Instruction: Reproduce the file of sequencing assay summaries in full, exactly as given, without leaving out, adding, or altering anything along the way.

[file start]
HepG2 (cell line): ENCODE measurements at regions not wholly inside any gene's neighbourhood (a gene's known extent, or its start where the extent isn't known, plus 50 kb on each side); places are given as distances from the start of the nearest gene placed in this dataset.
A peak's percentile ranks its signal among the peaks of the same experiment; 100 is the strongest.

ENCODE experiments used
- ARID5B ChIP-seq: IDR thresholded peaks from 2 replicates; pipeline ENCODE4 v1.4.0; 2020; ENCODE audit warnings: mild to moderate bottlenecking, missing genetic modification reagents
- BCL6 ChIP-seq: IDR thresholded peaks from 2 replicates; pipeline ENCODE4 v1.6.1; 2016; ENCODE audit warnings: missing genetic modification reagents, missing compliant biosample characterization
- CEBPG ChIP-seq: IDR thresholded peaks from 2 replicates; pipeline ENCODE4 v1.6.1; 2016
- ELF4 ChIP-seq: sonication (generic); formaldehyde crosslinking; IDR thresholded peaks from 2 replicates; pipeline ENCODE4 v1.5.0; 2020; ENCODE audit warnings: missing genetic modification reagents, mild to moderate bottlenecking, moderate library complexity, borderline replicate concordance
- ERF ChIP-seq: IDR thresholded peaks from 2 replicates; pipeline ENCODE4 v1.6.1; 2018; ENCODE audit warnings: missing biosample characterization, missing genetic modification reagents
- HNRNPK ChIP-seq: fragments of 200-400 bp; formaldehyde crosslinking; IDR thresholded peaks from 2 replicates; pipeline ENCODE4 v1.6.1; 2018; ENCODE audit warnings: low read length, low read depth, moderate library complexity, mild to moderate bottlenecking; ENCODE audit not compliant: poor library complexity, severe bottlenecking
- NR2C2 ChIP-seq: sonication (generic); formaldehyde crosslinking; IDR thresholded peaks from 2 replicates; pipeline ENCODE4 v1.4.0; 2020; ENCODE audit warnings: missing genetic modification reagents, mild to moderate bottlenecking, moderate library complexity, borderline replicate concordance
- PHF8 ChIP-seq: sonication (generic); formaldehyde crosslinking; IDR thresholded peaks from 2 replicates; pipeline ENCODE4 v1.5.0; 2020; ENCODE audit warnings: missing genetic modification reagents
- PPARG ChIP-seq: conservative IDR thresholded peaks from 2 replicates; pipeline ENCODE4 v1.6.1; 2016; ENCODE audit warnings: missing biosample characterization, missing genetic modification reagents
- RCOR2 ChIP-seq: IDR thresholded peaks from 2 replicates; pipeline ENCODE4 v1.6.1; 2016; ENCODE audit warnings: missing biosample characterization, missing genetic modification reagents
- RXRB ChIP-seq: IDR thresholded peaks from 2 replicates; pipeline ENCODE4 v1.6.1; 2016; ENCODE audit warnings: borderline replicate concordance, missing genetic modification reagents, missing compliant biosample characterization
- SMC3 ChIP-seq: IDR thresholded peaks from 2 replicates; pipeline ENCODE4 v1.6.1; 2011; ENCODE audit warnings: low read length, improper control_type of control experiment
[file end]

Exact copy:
HepG2 (cell line): ENCODE measurements at regions not wholly inside any gene's neighbourhood (a gene's known extent, or its start where the extent isn't known, plus 50 kb on each side); places are given as distances from the start of the nearest gene placed in this dataset.
A peak's percentile ranks its signal among the peaks of the same experiment; 100 is the strongest.

ENCODE experiments used
- ARID5B ChIP-seq: IDR thresholded peaks from 2 replicates; pipeline ENCODE4 v1.4.0; 2020; ENCODE audit warnings: mild to moderate bottlenecking, missing genetic modification reagents
- BCL6 ChIP-seq: IDR thresholded peaks from 2 replicates; pipeline ENCODE4 v1.6.1; 2016; ENCODE audit warnings: missing genetic modification reagents, missing compliant biosample characterization
- CEBPG ChIP-seq: IDR thresholded peaks from 2 replicates; pipeline ENCODE4 v1.6.1; 2016
- ELF4 ChIP-seq: sonication (generic); formaldehyde crosslinking; IDR thresholded peaks from 2 replicates; pipeline ENCODE4 v1.5.0; 2020; ENCODE audit warnings: missing genetic modification reagents, mild to moderate bottlenecking, moderate library complexity, borderline replicate concordance
- ERF ChIP-seq: IDR thresholded peaks from 2 replicates; pipeline ENCODE4 v1.6.1; 2018; ENCODE audit warnings: missing biosample characterization, missing genetic modification reagents
- HNRNPK ChIP-seq: fragments of 200-400 bp; formaldehyde crosslinking; IDR thresholded peaks from 2 replicates; pipeline ENCODE4 v1.6.1; 2018; ENCODE audit warnings: low read length, low read depth, moderate library complexity, mild to moderate bottlenecking; ENCODE audit not compliant: poor library complexity, severe bottlenecking
- NR2C2 ChIP-seq: sonication (generic); formaldehyde crosslinking; IDR thresholded peaks from 2 replicates; pipeline ENCODE4 v1.4.0; 2020; ENCODE audit warnings: missing genetic modification reagents, mild to moderate bottlenecking, moderate library complexity, borderline replicate concordance
- PHF8 ChIP-seq: sonication (generic); formaldehyde crosslinking; IDR thresholded peaks from 2 replicates; pipeline ENCODE4 v1.5.0; 2020; ENCODE audit warnings: missing genetic modification reagents
- PPARG ChIP-seq: conservative IDR thresholded peaks from 2 replicates; pipeline ENCODE4 v1.6.1; 2016; ENCODE audit warnings: missing biosample characterization, missing genetic modification reagents
- RCOR2 ChIP-seq: IDR thresholded peaks from 2 replicates; pipeline ENCODE4 v1.6.1; 2016; ENCODE audit warnings: missing biosample characterization, missing genetic modification reagents
- RXRB ChIP-seq: IDR thresholded peaks from 2 replicates; pipeline ENCODE4 v1.6.1; 2016; ENCODE audit warnings: borderline replicate concordance, missing genetic modification reagents, missing compliant biosample characterization
- SMC3 ChIP-seq: IDR thresholded peaks from 2 replicates; pipeline ENCODE4 v1.6.1; 2011; ENCODE audit warnings: low read length, improper control_type of control experiment